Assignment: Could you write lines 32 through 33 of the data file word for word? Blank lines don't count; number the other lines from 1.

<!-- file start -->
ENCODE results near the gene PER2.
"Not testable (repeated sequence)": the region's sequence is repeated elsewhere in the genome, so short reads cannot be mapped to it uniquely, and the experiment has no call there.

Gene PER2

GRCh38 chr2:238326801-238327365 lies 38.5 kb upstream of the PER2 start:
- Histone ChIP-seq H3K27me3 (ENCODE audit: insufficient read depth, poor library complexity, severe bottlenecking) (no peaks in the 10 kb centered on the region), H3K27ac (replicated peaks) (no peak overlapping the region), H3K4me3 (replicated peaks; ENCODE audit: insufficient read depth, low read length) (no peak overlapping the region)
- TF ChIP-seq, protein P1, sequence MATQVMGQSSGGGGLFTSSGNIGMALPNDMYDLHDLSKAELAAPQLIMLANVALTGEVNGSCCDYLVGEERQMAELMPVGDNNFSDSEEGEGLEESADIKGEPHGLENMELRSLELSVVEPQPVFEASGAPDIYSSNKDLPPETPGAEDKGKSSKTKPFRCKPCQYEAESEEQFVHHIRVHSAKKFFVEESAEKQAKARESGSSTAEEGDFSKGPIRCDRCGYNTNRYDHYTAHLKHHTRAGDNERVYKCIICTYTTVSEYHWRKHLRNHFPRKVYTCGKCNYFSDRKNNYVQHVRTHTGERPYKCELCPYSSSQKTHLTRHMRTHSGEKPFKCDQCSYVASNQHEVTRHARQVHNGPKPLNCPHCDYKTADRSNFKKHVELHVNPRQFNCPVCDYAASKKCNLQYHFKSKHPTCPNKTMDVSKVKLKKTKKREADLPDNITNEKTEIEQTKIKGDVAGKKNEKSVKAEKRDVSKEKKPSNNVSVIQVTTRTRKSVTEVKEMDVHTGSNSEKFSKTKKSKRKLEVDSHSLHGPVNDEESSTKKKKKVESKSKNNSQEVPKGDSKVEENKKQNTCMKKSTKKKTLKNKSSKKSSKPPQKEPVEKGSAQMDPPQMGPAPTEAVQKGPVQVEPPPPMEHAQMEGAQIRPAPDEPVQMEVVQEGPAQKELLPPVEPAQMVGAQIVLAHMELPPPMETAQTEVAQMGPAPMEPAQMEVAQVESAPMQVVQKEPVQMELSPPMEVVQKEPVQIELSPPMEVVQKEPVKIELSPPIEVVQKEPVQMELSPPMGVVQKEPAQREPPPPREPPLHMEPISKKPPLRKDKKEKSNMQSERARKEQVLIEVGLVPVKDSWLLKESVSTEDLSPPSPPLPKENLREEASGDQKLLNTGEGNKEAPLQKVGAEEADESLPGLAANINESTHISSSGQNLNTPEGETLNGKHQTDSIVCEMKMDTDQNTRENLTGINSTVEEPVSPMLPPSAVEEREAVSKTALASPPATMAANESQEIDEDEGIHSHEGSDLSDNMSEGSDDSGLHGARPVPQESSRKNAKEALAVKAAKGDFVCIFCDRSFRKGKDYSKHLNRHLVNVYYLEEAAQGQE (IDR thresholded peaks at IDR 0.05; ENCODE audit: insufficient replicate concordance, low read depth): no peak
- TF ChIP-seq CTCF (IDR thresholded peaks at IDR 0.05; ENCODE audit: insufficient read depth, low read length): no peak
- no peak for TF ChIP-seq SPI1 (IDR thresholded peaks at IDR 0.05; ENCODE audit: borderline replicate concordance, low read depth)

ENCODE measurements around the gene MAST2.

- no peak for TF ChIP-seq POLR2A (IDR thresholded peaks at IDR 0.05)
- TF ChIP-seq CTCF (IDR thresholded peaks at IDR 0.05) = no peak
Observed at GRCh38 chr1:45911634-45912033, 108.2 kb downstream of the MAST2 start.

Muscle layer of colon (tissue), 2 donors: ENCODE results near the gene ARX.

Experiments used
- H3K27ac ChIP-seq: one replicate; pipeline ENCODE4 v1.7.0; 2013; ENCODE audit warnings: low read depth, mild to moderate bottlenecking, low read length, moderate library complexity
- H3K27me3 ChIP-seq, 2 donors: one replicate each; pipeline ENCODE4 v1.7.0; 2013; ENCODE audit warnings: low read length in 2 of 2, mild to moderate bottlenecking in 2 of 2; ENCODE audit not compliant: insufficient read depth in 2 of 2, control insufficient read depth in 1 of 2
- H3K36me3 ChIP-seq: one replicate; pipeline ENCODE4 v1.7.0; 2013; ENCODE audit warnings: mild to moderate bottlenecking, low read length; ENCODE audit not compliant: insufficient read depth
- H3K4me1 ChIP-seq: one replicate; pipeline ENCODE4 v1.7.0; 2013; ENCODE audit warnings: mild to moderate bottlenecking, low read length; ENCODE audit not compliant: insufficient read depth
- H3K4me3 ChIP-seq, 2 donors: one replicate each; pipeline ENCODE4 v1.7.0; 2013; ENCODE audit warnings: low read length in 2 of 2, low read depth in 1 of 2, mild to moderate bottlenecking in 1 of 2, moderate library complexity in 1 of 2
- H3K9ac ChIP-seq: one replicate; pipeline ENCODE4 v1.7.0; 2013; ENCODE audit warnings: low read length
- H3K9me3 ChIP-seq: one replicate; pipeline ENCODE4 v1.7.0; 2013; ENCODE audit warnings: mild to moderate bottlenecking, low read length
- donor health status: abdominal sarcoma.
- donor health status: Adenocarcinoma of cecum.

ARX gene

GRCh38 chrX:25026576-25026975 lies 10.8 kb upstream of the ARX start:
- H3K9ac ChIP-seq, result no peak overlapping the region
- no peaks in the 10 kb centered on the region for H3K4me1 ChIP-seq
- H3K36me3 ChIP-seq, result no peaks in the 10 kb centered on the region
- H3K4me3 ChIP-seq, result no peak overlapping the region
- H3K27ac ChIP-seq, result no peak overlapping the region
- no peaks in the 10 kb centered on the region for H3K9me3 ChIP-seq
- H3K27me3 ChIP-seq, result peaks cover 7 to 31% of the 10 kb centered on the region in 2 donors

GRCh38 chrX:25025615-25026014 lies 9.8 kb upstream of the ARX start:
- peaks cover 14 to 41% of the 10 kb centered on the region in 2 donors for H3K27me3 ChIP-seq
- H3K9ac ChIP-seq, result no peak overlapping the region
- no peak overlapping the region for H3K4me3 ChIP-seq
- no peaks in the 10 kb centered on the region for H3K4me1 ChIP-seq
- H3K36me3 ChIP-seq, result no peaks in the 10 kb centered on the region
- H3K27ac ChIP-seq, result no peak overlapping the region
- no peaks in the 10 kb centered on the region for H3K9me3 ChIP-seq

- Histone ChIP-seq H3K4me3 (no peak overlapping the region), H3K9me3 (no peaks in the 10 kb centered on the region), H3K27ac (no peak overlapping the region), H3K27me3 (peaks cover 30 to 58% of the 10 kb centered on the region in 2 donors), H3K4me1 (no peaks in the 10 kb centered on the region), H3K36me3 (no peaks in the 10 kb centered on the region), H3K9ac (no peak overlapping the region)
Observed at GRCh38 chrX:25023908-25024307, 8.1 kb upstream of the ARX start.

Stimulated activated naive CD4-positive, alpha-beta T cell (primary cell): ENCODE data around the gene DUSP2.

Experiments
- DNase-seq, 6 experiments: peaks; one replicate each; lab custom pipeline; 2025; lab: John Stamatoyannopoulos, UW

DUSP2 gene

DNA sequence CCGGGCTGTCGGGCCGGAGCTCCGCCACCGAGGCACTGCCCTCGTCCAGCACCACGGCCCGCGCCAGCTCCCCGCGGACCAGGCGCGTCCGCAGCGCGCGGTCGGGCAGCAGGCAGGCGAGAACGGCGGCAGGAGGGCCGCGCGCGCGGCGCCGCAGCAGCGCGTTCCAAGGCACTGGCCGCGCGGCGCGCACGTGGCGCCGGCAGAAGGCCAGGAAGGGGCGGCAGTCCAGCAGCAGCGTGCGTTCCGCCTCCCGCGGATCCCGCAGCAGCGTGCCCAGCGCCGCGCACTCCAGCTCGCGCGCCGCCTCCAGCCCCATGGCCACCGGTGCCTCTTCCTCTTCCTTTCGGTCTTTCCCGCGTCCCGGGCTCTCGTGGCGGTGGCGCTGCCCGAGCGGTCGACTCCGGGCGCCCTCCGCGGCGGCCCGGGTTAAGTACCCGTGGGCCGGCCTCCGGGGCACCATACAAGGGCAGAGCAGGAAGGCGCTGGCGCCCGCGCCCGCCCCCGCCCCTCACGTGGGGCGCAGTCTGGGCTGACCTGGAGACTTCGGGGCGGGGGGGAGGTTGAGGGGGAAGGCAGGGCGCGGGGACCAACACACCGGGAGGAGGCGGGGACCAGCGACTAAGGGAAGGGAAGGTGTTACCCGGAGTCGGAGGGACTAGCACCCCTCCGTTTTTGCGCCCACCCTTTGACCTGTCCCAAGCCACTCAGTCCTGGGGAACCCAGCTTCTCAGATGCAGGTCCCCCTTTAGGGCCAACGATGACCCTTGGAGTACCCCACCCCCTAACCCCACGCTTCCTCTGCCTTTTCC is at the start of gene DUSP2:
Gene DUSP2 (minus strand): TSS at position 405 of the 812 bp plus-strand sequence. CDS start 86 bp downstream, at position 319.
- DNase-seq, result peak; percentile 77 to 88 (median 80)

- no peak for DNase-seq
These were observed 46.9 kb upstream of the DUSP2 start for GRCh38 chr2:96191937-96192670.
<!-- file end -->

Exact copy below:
- H3K27me3 ChIP-seq, result peaks cover 7 to 31% of the 10 kb centered on the region in 2 donors

GRCh38 chrX:25025615-25026014 lies 9.8 kb upstream of the ARX start: